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Dealership TrainingFixed Operation

Are You a “But” Person?

By May 8, 2020 No Comments

Are You a “But” Person?

I am a “but” person.  Always have been. Put aside, for a moment, the play on words.  I am being totally serious and offer no apologies.  As a matter of fact, being a “but” person has made me and many others highly successful.

Are you a “but” person?  I find that most people are.  What’s really important is to identify what type of “but” person you are.  Are you the type of “but” person whose “buts” keep you on your butt or do your “buts” get you off your butt?

Early in my selling career I was taught and quickly learned, that I did not need to reinvent the wheel. Many had come before me in the selling profession and had developed and designed processes that worked.  Just as important, those professionals identified what did not work.  All I had to do was follow the road map established by those who came before me and I too, would be slated to enjoy a fruitful career.

At the same time, I was also exposed to the other side of the equation because I was a rebel.  There was a time when I resisted learning from those who came before me.  I was determined to chart my own course.  My idea was to take the easiest and most comfortable path. I would sit back and wait for the leads to come to me and then do and say what I felt was best. I was relying on the business to advertise and identify prospects.

I quickly discovered, through some hard-learned experience, that following those who came before me was by far the better way to conduct my business.  It was the best way because those individuals wanted for nothing.  Through smart business practices they provided a life for themselves and their families that I wanted.  They created consistent streams of prospects and relied on their skill to maximize each opportunity. They had job security. I wanted that.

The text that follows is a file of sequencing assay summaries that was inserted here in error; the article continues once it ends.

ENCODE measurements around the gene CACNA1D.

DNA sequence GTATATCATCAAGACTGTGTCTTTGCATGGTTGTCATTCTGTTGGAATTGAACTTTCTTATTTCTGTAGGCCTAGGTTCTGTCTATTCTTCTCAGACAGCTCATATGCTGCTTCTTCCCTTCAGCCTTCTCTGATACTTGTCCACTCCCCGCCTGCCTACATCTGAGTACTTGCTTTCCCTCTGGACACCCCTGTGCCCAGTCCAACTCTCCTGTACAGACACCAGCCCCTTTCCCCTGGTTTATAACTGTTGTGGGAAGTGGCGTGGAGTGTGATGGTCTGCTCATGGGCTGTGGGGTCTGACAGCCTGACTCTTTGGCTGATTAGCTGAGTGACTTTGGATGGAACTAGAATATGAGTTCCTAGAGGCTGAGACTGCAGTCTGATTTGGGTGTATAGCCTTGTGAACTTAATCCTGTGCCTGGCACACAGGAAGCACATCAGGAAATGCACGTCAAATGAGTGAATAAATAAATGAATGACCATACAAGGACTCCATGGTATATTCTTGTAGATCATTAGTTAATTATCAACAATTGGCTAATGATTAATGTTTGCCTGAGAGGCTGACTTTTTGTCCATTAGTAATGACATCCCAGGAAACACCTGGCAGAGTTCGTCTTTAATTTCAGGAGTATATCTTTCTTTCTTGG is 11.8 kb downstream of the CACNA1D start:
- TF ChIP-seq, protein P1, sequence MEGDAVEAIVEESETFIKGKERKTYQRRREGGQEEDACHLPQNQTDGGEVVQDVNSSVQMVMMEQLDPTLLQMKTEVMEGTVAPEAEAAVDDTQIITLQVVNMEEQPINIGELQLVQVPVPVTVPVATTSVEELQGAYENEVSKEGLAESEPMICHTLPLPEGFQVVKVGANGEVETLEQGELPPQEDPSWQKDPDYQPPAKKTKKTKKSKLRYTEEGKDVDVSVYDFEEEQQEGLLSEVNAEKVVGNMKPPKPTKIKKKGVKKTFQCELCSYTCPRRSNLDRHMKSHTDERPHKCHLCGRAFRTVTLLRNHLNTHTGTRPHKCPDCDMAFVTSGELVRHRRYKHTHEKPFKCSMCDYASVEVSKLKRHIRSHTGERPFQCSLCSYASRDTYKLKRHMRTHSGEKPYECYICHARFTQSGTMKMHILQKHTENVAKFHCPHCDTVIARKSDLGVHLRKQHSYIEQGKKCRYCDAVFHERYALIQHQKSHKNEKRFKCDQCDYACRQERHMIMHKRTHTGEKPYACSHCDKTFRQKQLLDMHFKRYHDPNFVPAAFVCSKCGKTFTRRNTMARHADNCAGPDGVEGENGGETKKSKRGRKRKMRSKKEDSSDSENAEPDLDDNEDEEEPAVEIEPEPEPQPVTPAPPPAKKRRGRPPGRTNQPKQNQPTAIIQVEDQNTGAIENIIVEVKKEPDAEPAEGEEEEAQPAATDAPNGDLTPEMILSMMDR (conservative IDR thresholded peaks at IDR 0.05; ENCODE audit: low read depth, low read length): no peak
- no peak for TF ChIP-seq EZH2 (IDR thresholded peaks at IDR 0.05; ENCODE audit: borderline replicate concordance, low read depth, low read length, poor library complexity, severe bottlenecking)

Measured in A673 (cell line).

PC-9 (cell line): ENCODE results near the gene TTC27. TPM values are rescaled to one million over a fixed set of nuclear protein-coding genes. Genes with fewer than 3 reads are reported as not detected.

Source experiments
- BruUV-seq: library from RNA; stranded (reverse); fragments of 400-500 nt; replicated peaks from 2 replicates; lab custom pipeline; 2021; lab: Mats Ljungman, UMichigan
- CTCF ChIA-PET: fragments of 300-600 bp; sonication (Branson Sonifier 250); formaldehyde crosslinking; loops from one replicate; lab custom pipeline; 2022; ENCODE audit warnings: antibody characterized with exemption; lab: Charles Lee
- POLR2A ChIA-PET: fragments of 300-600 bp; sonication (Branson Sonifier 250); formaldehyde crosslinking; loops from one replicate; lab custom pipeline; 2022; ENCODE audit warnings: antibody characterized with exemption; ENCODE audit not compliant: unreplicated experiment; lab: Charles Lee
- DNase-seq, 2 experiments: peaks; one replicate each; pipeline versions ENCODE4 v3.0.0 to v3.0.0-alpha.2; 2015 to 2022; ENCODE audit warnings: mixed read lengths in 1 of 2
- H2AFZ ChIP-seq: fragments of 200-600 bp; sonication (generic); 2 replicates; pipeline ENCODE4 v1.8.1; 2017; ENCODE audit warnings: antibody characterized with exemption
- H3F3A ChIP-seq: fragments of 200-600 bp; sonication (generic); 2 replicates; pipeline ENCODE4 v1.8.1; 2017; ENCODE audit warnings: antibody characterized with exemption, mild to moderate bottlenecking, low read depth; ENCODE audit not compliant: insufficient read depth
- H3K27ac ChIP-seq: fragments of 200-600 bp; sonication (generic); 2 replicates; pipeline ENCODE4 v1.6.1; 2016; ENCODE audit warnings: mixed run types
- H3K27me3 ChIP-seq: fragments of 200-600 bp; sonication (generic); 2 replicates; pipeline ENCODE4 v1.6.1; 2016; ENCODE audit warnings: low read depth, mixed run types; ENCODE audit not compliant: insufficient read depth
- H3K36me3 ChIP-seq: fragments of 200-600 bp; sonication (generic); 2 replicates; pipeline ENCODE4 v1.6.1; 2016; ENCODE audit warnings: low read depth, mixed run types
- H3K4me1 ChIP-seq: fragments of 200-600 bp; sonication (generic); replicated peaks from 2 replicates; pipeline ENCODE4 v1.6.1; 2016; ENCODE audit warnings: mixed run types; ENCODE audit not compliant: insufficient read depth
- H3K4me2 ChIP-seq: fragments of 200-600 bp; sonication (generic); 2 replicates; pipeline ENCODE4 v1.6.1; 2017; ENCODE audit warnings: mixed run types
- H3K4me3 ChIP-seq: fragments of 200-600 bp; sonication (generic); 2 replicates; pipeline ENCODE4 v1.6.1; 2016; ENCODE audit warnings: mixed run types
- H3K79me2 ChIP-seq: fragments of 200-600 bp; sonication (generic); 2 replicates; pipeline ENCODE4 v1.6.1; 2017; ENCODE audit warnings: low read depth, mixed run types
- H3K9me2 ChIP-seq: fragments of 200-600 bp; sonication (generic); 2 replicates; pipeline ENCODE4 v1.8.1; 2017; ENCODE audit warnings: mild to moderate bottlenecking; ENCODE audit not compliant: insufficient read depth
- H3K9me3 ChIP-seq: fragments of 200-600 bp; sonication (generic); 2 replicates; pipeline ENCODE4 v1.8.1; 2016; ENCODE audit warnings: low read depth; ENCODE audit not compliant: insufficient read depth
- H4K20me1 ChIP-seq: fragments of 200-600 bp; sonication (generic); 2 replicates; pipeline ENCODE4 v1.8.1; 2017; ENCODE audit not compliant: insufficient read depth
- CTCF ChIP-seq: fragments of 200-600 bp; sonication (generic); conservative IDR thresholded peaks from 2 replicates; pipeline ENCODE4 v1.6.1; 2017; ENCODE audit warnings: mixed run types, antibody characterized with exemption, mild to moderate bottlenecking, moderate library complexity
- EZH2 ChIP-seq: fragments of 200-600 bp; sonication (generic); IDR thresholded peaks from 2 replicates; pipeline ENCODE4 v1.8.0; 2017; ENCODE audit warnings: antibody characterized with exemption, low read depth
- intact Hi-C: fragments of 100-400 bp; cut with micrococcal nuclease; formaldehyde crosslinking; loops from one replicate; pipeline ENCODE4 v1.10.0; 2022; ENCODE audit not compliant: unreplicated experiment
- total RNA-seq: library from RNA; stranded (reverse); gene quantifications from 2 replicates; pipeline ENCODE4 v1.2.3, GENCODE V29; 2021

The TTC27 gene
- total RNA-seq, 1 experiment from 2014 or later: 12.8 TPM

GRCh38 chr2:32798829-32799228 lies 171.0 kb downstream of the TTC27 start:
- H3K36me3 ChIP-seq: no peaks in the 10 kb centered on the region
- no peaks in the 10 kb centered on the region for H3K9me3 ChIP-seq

The professionals that I chose to emulate did not talk to as many prospects, but the ones that they did talk to bought and bought big.  They established relationships with customers so that they could count on repeat business.  Their customers returned over and over, to buy more and more. Not only did they make more money, but they did so consistently, with little or no peaks and valleys.  They always had someone to talk and work with. Although this group of sales professionals was small, they were the most successful and that is where I wanted to be.

To join this elite group requires tremendous discipline.  The greatest challenges will be presented by those who choose not to be in this group. These people will do everything they can to prevent you from reaching your goals. They are sly and tricky.  In my early career, when I was young and naïve, I would find myself falling for their tricks and wind up at a bar or a concert, instead of being where I needed to be, which was perfecting my craft. I needed a way to identify those who were excellent at sidetracking me and that is the magical moment when I became a “but” man.

I learned quickly that people pulled me away from my work with their “buts.”

… “but” it’s two for one drink night.

… “but” it’s the concert of the century.

… “but” it’s the game of the week.

… “but” how many times are you going to be offered something like this?

When I was young and less focused, it was easy to fall for their “buts” However, falling for their “buts” always resulted in lower and lost sale numbers.  Their “buts” kept me on my butt.

My solution was to commit to the other side.  I wanted to be with the pros.  I was determined to come up with my own “buts.”  Instead of following and being led by a bunch of buttheads, I became a leader and took charge of my career and ultimately, my future.

… “but” if I finish sending out my thank you notes, I will make more and not have to worry about drink prices.

… “but” if I role-play and practice my presentation, I will increase sales and make more money.  I will then be able to have a great dinner, see the concert, stay in a nice hotel, and treat my wife to a fabulous weekend.

… “but” if I learn and practice more closes, I will close more sales and be able to buy season tickets next year.

… “but” by perfecting my ability to handle objections, I will increase my closing ratio and make more money.  This will generate more invites or allow me to be the one offering the invites.

So, you see, it’s okay to be a “but” person. The secret is to stop following buttheads and stop falling prey to other people’s “buts.”  Start developing and strengthening your own “buts” so that you can see other’s “buts” for what they truly are- weak.  These “buts” sag. If you are experiencing meager sales, chances are, it is a direct result from you sitting too much on your own butt.

In the end, you can either keep butting your head against the wall, experiencing the effects of being a lazy butt and the butt of jokes on your sales team.  Or, you can take control of your “buts” and put your butt at the top of the sales charts.

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